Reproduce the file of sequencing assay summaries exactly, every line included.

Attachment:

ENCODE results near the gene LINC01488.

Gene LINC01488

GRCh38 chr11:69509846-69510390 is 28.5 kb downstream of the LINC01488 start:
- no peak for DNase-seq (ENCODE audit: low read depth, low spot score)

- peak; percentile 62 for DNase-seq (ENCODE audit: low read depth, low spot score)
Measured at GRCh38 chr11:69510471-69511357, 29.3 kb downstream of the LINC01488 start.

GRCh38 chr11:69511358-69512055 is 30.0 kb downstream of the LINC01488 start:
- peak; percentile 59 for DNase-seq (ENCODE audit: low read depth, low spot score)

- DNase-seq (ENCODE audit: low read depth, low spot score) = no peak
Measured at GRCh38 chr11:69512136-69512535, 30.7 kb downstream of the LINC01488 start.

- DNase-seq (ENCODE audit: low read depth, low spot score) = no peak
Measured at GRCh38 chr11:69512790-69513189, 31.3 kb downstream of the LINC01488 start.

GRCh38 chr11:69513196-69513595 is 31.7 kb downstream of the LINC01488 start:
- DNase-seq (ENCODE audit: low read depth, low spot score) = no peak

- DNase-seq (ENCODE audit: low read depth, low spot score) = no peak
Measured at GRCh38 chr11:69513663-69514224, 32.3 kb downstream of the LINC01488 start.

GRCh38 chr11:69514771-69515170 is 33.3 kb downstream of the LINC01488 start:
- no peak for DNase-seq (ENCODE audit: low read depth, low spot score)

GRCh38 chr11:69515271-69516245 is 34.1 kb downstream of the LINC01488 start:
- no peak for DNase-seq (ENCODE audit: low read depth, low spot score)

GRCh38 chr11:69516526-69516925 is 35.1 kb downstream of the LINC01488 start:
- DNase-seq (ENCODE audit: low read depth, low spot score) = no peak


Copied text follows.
ENCODE results near the gene LINC01488.

Gene LINC01488

GRCh38 chr11:69509846-69510390 is 28.5 kb downstream of the LINC01488 start:
- no peak for DNase-seq (ENCODE audit: low read depth, low spot score)

- peak; percentile 62 for DNase-seq (ENCODE audit: low read depth, low spot score)
Measured at GRCh38 chr11:69510471-69511357, 29.3 kb downstream of the LINC01488 start.

GRCh38 chr11:69511358-69512055 is 30.0 kb downstream of the LINC01488 start:
- peak; percentile 59 for DNase-seq (ENCODE audit: low read depth, low spot score)

- DNase-seq (ENCODE audit: low read depth, low spot score) = no peak
Measured at GRCh38 chr11:69512136-69512535, 30.7 kb downstream of the LINC01488 start.

- DNase-seq (ENCODE audit: low read depth, low spot score) = no peak
Measured at GRCh38 chr11:69512790-69513189, 31.3 kb downstream of the LINC01488 start.

GRCh38 chr11:69513196-69513595 is 31.7 kb downstream of the LINC01488 start:
- DNase-seq (ENCODE audit: low read depth, low spot score) = no peak

- DNase-seq (ENCODE audit: low read depth, low spot score) = no peak
Measured at GRCh38 chr11:69513663-69514224, 32.3 kb downstream of the LINC01488 start.

GRCh38 chr11:69514771-69515170 is 33.3 kb downstream of the LINC01488 start:
- no peak for DNase-seq (ENCODE audit: low read depth, low spot score)

GRCh38 chr11:69515271-69516245 is 34.1 kb downstream of the LINC01488 start:
- no peak for DNase-seq (ENCODE audit: low read depth, low spot score)

GRCh38 chr11:69516526-69516925 is 35.1 kb downstream of the LINC01488 start:
- DNase-seq (ENCODE audit: low read depth, low spot score) = no peak